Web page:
Saturday, February 11, 2006



Ancient Greek bust of Sappho the Eresian.
Sappho (Attic Greek Σαπφώ Sapphô, Aeolic Greek Ψάπφα Psappha) was an Ancient Greek lyric poet from the city of Eressos on the island of Lesbos, which was a cultural centre in the 7th century BC. She was born sometime between 630 BC and 612 BC. The bulk of her poetry is now lost, but her reputation in her time was immense, and she was reputedly considered by Plato as the tenth Muse.


Sapho by Gustav Klimt
Sappho, daughter of Scamander and Cleïs, was married (Attic comedy says to a wealthy merchant, but that is apocryphal) and had a daughter also named Cleïs. She became very famous in her day for her poetry – so much so that the city of Syracuse built a statue to honor her when she visited. Her family was politically active, which caused Sappho to travel a great deal. She was also noted during her life as the headmistress of a sort of Greek finishing school for girls. Most likely the objects of her poetry were her students. Sappho had three brothers, married and had at least one daughter, was exiled to Syracuse for political reasons, returned in 581 BC, and died of old age.
She was one of the canonical nine lyric poets of archaic Greece. Older critics sometimes alleged that she led an aesthetic movement away from typical themes of gods, to the themes of individual human experiences and emotions, but it is now considered more likely that her work belongs in a long tradition of Lesbian poetry, and is simply among the first to have been recorded in writing.
Some of her love poems were addressed to women. The word lesbian itself is derived from the name of the island of Lesbos from which she came. (Her name is also the origin of its much rarer synonym sapphic).
Because of its eroticism and of the difficulties posed by its dialect, her work was not included in the Byzantine school curriculum. The manuscript tradition therefore broke off, but copies of her work have been discovered in Egyptian papyri of an earlier period. [1]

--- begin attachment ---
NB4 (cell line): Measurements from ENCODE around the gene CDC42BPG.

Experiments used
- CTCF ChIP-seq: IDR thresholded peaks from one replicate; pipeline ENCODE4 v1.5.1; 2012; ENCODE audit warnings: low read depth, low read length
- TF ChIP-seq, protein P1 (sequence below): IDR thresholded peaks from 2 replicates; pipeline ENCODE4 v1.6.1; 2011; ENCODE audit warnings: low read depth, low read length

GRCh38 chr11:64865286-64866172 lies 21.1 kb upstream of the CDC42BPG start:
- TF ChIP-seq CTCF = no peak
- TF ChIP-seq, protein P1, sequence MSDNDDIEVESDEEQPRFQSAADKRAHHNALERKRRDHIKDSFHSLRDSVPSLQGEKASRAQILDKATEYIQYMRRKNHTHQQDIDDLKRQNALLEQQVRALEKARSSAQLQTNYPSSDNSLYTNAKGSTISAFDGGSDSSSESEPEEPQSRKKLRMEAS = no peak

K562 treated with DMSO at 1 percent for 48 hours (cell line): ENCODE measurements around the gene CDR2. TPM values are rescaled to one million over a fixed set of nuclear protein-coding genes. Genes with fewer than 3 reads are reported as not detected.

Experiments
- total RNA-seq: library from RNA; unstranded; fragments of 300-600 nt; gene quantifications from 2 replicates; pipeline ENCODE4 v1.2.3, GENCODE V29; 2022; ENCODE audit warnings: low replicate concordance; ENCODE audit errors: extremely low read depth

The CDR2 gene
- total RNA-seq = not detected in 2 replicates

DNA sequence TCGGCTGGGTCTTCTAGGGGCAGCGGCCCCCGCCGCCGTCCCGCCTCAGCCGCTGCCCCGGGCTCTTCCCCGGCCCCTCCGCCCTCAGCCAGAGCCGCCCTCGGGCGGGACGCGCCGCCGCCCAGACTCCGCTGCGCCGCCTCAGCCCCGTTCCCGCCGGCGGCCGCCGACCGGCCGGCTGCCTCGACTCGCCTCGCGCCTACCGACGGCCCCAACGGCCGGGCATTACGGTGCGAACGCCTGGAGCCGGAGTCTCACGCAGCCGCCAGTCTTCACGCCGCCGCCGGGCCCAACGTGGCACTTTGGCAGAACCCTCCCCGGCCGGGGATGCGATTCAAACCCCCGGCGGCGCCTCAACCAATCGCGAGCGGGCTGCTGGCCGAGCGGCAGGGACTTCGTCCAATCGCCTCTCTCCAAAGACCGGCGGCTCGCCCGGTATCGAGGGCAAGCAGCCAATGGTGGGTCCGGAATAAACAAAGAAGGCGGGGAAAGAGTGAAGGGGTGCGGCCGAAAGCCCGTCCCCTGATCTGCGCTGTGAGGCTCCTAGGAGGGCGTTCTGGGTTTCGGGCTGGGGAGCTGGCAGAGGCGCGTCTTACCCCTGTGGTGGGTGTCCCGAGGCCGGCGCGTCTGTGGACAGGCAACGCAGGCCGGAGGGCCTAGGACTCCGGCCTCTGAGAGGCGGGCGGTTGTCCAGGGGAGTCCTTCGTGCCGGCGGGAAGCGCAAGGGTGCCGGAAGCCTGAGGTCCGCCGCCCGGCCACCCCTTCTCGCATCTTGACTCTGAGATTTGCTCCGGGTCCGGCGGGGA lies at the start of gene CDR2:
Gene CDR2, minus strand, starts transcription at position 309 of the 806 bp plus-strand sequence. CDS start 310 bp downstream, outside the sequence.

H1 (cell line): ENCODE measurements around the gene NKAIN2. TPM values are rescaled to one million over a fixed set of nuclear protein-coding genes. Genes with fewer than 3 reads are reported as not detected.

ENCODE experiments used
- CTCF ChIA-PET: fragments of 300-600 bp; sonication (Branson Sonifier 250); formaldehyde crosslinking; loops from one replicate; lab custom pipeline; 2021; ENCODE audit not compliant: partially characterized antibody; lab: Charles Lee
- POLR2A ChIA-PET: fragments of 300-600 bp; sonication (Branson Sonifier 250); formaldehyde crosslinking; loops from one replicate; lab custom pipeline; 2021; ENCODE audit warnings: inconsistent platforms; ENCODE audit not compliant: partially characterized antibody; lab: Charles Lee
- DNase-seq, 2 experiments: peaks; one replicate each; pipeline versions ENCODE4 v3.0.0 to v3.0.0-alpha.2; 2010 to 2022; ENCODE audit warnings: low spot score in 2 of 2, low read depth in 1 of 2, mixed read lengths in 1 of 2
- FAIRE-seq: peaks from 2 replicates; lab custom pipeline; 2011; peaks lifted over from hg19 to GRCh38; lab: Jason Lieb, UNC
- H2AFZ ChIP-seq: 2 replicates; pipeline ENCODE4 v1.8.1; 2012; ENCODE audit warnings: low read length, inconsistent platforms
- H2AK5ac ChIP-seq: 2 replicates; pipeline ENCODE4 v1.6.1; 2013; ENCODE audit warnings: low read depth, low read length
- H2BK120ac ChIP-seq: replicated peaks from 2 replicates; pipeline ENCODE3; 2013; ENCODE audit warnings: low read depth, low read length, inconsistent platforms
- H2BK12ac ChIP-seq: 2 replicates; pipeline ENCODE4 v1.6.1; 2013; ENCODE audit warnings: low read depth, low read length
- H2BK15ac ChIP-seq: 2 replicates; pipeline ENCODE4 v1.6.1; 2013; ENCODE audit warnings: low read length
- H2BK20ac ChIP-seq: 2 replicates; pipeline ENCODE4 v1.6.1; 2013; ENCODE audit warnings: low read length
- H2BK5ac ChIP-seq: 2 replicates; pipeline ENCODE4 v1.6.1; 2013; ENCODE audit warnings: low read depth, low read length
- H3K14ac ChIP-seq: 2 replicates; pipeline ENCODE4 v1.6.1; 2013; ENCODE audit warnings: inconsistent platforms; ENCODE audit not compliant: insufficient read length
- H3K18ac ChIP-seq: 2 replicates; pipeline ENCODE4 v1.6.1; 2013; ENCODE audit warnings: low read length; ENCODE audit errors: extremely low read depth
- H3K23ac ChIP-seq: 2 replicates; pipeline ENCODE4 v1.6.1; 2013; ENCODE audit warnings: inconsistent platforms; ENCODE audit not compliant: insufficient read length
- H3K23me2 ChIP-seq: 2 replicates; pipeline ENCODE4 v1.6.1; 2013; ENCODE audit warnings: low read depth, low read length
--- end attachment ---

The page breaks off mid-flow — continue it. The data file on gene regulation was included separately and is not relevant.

Romantic representation of Sappho
In ancient and medieval times she was famous for (according to legend) throwing herself off a cliff due to unrequited love for a male sailor named Phaon. This legend dates to Ovid and Lucian in Ancient Rome and certainly is not a Christian overlay.
The 3rd Century philosopher Maximus of Tyre wrote that Sappho was "small and dark" and that her relationships to her female friends were similar to those of Socrates:
What else was the love of the Lesbian woman except Socrates' art of love? For they seem to me to have practiced love each in their own way, she that of women, he that of men. For they say that both loved many and were captivated by all things beautiful. What Alcibiades and Charmides and Phaedrus were to him, Gyrinna and Atthis and Anactoria were to the Lesbian.
A major new literary discovery, the Milan Papyrus,[2] recovered from a dismantled mummy casing and published in 2001, has revealed the high esteem in which the poet Posidippus of Pella, an important composer of epigrams (3rd century BC), held Sappho's 'divine songs'. An English translation of the new epigrams, with notes, is available [3], as is the original Greek text. [4]
An epigram in the Anthologia Palatina ascribed to Plato states:
Some say of nine Muses, how neglected!
Behold, Sappho, from Lesbos, is the tenth
Aelianus Claudius wrote in Assorted History (Ποικίλη ιστορία) that Plato called Sappho wise.
Horace writes in his Odes that Sappho's lyrics are worthy of sacred admiration.
One of Sappho's poems was famously translated by the 1st century BC Roman poet Catullus in his "Ille mi par esse deo videtur" (Catullus 51).

We have a single complete poem, Fragment 1, Hymn to Aphrodite, and three more virtually complete, besides many shorter fragments.

Fragment 16
These — cavalry, others — infantry
others yet, navies, upon the black earth
hold most beautiful. But I, whatever
you desire.
To make this clear to anyone
is most easy.
Helen, surpassing all men
in beauty, forsaking
the best of men
left and sailed away to Troy.
not thinking of her child or her dear parents
led away
[three missing lines]
now I think of Anaktoria, who is far away
I desire to see her lovely gait
the shining sparkle of her face
more than the Lydian chariots, and armoured
foot soldiers.

Sappho remnant ...

Wednesday, February 08, 2006

Silence is Golden

Hello, folks. My internet connection has been down for sometime, so I have been silent here. But now it is time to speak up ... when I have something to say. Good ol' Uncle Ezra remained silent for many years before his death. I still enjoy the best of the Pisan Cantos ...